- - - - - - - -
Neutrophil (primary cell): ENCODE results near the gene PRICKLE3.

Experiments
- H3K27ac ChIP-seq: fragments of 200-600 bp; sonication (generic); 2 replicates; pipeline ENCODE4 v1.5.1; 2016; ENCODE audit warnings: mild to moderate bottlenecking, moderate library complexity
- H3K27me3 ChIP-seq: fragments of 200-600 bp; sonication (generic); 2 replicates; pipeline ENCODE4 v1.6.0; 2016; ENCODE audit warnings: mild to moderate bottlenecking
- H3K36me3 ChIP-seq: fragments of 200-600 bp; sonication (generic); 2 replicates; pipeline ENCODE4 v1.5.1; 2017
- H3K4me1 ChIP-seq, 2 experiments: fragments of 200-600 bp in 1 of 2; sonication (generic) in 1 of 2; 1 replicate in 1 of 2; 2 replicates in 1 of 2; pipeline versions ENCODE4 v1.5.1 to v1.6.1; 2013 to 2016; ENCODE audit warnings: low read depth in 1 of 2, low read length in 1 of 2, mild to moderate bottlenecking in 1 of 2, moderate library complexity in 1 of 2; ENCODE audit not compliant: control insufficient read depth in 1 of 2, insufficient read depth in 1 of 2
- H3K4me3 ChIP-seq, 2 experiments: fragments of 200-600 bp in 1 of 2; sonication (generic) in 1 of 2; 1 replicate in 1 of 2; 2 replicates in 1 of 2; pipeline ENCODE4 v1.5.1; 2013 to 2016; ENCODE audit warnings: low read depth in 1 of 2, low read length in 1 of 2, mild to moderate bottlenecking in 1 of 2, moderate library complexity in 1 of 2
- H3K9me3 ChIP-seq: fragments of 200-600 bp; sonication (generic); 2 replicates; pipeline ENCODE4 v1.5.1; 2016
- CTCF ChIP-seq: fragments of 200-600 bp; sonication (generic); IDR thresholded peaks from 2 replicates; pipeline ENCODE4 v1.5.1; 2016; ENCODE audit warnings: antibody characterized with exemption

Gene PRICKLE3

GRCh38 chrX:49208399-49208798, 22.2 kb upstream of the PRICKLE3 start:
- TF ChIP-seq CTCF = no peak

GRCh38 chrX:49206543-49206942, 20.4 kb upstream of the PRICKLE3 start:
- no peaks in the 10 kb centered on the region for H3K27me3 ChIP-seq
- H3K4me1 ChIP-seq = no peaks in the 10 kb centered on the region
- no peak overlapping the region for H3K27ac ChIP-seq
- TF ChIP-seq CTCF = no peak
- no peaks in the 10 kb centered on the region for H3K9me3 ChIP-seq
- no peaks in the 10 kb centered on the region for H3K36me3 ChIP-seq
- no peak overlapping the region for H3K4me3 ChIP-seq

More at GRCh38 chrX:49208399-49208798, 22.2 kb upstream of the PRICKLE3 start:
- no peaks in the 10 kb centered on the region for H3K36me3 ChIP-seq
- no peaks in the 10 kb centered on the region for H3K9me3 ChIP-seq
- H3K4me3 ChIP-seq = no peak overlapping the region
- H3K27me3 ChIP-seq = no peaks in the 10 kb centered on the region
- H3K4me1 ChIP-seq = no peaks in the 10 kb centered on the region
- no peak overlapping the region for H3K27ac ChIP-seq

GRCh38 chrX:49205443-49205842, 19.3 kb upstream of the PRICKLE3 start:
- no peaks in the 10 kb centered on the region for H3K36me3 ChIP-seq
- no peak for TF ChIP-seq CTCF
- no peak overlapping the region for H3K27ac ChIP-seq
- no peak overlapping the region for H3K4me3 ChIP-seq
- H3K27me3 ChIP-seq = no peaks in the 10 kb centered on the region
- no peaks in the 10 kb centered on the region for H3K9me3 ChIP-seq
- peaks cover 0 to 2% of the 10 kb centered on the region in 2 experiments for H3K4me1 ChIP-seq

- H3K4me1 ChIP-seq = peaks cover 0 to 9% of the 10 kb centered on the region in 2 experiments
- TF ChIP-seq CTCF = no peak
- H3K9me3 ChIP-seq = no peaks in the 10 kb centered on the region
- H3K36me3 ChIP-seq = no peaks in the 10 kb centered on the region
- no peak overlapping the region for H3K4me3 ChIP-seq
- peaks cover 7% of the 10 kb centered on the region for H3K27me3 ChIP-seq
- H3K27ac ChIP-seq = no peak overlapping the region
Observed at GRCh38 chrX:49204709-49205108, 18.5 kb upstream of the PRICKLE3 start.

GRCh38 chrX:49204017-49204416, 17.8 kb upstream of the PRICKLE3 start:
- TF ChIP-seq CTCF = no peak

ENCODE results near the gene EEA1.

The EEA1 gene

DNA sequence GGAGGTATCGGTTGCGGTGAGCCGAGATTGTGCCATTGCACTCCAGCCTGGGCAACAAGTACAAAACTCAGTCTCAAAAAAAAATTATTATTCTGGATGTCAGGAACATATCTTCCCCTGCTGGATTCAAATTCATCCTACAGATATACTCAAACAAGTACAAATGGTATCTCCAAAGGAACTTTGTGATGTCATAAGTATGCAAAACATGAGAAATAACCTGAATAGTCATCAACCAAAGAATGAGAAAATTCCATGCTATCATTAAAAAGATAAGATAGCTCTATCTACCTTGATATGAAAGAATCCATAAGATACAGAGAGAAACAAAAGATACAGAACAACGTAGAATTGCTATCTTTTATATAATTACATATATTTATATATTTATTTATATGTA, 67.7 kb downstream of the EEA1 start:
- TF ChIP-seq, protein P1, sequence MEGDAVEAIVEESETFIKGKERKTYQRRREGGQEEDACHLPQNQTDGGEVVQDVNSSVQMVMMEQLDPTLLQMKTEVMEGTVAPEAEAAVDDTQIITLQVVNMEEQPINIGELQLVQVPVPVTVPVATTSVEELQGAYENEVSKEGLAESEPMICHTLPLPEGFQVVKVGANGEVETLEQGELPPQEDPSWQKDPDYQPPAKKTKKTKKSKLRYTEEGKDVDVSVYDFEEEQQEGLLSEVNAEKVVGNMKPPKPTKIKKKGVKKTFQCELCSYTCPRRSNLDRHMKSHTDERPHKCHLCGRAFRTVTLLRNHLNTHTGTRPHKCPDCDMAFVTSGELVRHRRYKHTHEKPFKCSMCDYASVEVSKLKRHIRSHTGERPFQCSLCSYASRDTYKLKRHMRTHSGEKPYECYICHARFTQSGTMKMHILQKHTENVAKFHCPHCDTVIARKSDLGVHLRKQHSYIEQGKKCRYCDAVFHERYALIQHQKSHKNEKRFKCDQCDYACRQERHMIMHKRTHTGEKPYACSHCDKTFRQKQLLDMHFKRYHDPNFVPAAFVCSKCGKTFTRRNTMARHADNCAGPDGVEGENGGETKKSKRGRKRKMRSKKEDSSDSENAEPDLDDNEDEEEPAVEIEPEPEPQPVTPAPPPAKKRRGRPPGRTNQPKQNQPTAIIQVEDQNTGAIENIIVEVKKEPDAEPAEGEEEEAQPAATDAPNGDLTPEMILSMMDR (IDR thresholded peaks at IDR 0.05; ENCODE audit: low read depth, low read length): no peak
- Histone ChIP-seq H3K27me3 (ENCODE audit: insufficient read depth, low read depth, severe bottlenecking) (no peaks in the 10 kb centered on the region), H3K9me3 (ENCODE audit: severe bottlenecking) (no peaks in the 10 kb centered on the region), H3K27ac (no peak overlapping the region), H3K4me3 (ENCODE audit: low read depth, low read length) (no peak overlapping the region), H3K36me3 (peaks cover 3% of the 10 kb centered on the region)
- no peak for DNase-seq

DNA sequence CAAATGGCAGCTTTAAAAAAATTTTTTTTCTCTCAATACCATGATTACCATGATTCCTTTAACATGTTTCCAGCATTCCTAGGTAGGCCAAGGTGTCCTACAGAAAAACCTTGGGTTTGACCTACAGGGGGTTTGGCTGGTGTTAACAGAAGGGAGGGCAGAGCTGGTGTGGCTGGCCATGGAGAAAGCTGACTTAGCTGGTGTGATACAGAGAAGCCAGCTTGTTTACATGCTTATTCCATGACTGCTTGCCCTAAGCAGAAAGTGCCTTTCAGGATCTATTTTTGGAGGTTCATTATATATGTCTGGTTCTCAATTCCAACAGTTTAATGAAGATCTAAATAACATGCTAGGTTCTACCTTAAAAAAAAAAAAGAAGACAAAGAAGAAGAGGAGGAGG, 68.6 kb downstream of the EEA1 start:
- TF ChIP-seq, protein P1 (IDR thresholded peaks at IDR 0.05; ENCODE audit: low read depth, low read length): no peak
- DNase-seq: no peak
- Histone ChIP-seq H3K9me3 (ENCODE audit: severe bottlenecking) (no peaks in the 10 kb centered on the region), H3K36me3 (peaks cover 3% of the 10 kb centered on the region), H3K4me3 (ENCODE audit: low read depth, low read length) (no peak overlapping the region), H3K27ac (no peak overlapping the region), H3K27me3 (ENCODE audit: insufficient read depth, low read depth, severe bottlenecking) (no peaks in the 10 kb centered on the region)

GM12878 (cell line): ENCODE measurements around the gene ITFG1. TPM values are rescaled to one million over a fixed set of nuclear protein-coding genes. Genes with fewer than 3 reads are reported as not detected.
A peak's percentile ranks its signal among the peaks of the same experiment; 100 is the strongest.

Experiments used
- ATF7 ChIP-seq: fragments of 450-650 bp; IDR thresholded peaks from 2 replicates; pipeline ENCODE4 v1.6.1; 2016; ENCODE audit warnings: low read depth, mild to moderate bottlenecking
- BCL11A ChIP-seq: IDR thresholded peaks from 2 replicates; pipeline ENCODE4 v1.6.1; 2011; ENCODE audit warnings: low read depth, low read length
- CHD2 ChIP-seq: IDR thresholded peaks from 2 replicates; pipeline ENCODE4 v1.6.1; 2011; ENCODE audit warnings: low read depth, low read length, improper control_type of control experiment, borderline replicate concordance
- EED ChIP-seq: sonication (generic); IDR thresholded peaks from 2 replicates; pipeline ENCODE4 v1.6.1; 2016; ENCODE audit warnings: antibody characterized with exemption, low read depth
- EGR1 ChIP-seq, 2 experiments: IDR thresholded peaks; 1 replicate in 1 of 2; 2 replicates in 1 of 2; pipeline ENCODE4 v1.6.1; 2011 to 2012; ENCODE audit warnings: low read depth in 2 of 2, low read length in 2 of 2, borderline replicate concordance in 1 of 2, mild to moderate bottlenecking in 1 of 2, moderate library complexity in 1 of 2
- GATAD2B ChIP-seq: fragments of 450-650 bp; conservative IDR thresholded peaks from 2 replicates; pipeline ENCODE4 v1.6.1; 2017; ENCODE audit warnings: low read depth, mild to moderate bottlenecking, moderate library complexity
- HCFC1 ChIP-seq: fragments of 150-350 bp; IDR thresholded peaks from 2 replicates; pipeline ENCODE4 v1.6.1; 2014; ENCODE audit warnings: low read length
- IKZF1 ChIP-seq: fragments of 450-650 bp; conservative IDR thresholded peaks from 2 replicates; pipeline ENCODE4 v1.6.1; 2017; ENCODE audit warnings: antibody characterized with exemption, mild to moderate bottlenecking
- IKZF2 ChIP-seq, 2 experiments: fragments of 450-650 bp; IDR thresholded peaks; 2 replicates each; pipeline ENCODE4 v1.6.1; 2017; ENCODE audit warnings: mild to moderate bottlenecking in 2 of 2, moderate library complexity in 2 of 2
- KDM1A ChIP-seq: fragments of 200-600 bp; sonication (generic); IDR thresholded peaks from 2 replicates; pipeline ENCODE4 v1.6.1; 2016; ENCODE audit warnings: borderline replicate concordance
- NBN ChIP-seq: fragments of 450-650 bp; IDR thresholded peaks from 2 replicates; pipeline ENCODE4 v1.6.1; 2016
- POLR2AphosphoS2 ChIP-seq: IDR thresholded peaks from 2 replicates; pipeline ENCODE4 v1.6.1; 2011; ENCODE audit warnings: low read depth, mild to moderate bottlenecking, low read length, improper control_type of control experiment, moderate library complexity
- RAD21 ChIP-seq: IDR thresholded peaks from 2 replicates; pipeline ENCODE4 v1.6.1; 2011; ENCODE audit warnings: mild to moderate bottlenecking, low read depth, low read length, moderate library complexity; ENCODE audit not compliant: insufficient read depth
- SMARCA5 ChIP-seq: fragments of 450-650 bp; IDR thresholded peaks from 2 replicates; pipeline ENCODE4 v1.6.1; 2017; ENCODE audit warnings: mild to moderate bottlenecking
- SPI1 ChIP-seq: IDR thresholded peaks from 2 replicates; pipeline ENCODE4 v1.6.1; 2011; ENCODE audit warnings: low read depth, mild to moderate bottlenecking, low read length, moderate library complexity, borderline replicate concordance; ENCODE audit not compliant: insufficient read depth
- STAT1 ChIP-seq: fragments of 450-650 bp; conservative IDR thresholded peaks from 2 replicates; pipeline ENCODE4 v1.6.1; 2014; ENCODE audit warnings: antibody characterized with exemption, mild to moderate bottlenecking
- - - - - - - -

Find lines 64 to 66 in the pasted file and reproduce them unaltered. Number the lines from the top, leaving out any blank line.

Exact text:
- GATAD2B ChIP-seq: fragments of 450-650 bp; conservative IDR thresholded peaks from 2 replicates; pipeline ENCODE4 v1.6.1; 2017; ENCODE audit warnings: low read depth, mild to moderate bottlenecking, moderate library complexity
- HCFC1 ChIP-seq: fragments of 150-350 bp; IDR thresholded peaks from 2 replicates; pipeline ENCODE4 v1.6.1; 2014; ENCODE audit warnings: low read length
- IKZF1 ChIP-seq: fragments of 450-650 bp; conservative IDR thresholded peaks from 2 replicates; pipeline ENCODE4 v1.6.1; 2017; ENCODE audit warnings: antibody characterized with exemption, mild to moderate bottlenecking